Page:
Matevz Lenarcic gestures in front of his plane after landing in Brnik Airport April 19, 2012. Biologist and environmentalist Lenarcic set off on January 9 on a journey around the world in an ultra-light aircraft. He aims to break the records for the lightest aircraft and the least amount of fuel used to fly around the world, while raising awareness of global air pollution. Lenarcic flew the Virus SW914 ultra-light single-engine airplane produced by Slovenian company Pipistrel. The aircraft is a modified version of one of their earlier models which won awards in NASA-sponsored competitions for its exceptional fuel efficiency in 2007 and 2008. REUTERS/Srdjan Zivulovic (SLOVENIA - Tags: SCIENCE TECHNOLOGY TRANSPORT ENERGY SOCIETY)
SLOVENIA/
RTR30Y31
April 19, 2012
Matevz Lenarcic gestures in front of his plane after landing in Brnik Airport April 19, 2012. Biologist...
Brnik, Slovenia
Matevz Lenarcic gestures in front of his plane after landing in Brnik Airport
Matevz Lenarcic gestures in front of his plane after landing in Brnik Airport April 19, 2012. Biologist and environmentalist Lenarcic set off on January 9 on a journey around the world in an ultra-light aircraft. He aims to break the records for the lightest aircraft and the least amount of fuel used to fly around the world, while raising awareness of global air pollution. Lenarcic will fly the Virus SW914 ultra-light single-engine airplane produced by Slovenian company Pipistrel. The aircraft is a modified version of one of their earlier models which won awards in NASA-sponsored competitions for its exceptional fuel efficiency in 2007 and 2008. REUTERS/Srdjan Zivulovic (SLOVENIA - Tags: SCIENCE TECHNOLOGY TRANSPORT ENERGY SOCIETY)
SLOVENIA/
RTR2W0J4
January 08, 2012
Matevz Lenarcic flies over the mountains during test flight in Ajdovscina January 4, 2012. Biologist...
Ajdovscina, Slovenia
Matevz Lenarcic flies over the mountains during test flight in Ajdovscina
Matevz Lenarcic flies over the mountains during test flight in Ajdovscina January 4, 2012. Biologist and environmentalist Lenarcic plans to set off on a two-month journey around the world in an ultra-light aircraft on January 3, 2012. Lenarcic aims to break the records for the lightest aircraft and the least amount of fuel used to fly around the world, while raising awareness of global air pollution. He will fly the Virus-SW 914 ultra-light single-engine airplane produced by Slovenian company Pipistrel. The aircraft is a modified version of one of their earlier models which won awards in NASA-sponsored competitions for its exceptional fuel efficiency in 2007 and 2008.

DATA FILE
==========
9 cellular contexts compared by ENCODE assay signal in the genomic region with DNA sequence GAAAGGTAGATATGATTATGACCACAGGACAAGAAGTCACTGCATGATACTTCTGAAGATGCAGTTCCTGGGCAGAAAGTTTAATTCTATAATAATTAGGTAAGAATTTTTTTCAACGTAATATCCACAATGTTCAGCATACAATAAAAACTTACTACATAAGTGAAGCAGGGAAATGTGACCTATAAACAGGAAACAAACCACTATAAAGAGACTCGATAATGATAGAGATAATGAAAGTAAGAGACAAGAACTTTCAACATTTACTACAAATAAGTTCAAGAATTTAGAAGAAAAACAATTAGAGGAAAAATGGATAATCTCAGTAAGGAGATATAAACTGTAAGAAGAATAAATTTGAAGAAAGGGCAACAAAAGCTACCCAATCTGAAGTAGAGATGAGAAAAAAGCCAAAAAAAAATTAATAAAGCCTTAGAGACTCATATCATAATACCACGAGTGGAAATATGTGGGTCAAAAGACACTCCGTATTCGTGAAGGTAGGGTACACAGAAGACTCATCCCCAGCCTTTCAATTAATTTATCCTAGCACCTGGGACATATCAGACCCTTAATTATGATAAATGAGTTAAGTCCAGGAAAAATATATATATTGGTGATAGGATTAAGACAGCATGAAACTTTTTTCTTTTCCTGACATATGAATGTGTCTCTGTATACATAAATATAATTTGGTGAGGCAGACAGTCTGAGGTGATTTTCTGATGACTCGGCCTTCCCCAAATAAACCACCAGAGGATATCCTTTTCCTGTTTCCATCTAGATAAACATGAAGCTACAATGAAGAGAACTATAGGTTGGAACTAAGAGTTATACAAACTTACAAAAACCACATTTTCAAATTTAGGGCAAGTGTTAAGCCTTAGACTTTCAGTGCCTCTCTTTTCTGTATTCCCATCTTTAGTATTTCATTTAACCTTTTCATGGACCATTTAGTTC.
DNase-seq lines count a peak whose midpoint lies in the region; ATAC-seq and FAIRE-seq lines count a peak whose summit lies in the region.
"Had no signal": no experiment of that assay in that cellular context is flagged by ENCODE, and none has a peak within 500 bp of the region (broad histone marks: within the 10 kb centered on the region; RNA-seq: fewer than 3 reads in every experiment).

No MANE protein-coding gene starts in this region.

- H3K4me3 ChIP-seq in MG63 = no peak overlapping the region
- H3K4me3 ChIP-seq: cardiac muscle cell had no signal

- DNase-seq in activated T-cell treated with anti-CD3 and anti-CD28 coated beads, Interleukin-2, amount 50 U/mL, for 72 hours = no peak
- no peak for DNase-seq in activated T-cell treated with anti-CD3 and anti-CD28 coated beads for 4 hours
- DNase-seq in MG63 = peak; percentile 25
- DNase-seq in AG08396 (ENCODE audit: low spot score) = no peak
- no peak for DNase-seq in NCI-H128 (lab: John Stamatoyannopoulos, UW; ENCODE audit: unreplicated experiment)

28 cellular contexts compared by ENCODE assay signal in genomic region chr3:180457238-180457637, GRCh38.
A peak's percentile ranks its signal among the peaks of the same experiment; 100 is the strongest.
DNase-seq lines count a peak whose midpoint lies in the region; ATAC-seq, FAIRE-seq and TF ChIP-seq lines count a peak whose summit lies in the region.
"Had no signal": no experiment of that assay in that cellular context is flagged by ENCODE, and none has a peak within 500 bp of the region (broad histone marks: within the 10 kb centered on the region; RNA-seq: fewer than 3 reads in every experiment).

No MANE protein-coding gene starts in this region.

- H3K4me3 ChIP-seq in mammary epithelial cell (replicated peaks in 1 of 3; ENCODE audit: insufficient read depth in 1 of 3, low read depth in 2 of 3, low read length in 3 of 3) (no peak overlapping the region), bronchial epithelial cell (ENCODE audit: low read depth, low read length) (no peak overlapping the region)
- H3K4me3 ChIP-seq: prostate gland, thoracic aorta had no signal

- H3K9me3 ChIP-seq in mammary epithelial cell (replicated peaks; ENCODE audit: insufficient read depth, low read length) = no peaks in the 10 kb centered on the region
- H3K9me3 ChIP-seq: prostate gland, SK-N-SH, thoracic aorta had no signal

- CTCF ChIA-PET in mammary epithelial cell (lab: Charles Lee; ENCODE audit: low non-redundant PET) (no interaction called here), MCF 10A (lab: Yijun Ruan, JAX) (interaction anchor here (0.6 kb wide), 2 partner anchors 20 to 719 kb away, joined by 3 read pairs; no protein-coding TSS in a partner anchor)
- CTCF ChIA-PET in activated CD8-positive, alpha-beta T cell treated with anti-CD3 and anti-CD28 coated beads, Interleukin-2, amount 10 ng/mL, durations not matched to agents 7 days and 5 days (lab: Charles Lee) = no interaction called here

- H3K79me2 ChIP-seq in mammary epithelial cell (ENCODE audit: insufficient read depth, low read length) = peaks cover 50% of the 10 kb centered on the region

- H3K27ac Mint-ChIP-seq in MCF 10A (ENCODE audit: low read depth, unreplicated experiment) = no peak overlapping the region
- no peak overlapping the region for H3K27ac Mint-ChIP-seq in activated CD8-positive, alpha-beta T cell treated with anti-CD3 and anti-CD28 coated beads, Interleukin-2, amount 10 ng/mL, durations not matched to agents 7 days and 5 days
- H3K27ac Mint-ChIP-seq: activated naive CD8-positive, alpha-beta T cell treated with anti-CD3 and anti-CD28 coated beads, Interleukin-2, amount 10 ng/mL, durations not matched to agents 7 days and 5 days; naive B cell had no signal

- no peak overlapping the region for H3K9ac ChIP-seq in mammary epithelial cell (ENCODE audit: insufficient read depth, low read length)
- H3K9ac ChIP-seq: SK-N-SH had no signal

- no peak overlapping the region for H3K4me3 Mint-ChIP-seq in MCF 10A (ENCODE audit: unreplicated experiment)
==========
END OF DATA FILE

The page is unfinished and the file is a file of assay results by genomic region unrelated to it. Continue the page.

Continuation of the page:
Picture taken January 4, 2012. REUTERS/Srdjan Zivulovic (SLOVENIA - Tags: SCIENCE TECHNOLOGY TRANSPORT)
SLOVENIA/
RTR2W0J3
January 08, 2012
Matevz Lenarcic takes off with his Pipistrel Virus-SW 914 plane at the start of the flight around the...
Brnik, Slovenia
Matevz Lenarcic takes off with his plane at the start of the flight around the world in Brnik airport...
Matevz Lenarcic takes off with his Pipistrel Virus-SW 914 plane at the start of the flight around the world in Brnik airport, January 8, 2012. Biologist and environmentalist Lenarcic plans to set off on a two-month journey around the world in an ultra-light aircraft. Lenarcic aims to break the records for the lightest aircraft and the least amount of fuel used to fly around the world, while raising awareness of global air pollution. He will fly the Virus-SW 914 ultra-light single-engine airplane produced by Slovenian company Pipistrel. The aircraft is a modified version of one of their earlier models which won awards in NASA-sponsored competitions for its exceptional fuel efficiency in 2007 and 2008. REUTERS/Srdjan Zivulovic (SLOVENIA - Tags: SCIENCE TECHNOLOGY TRANSPORT)
SLOVENIA/
RTR2W0J2
January 08, 2012
Matevz Lenarcic (L) and Ivo Boscarol, owner of the Pipistrel give thumb ups before flight in Brnik airport,...
Brnik, Slovenia
Lenarcic and Boscarol, owner of the Pipistrel give thumb ups before flight in Brnik airport
Matevz Lenarcic (L) and Ivo Boscarol, owner of the Pipistrel give thumb ups before flight in Brnik airport, January 8, 2012. Biologist and environmentalist Lenarcic plans to set off on a two-month journey around the world in an ultra-light aircraft. Lenarcic aims to break the records for the lightest aircraft and the least amount of fuel used to fly around the world, while raising awareness of global air pollution. He will fly the Virus-SW 914 ultra-light single-engine airplane produced by Slovenian company Pipistrel. The aircraft is a modified version of one of their earlier models which won awards in NASA-sponsored competitions for its exceptional fuel efficiency in 2007 and 2008. REUTERS/Srdjan Zivulovic (SLOVENIA - Tags: SCIENCE TECHNOLOGY TRANSPORT)
SLOVENIA/
RTR2W0J0
January 08, 2012
Matevz Lenarcic shut the door in his Pipistrel Virus-SW 914 plane before taking off at Brnik airport,...
Brnik, Slovenia
Lenarcic shut the door in the plane before flight in Brnik airport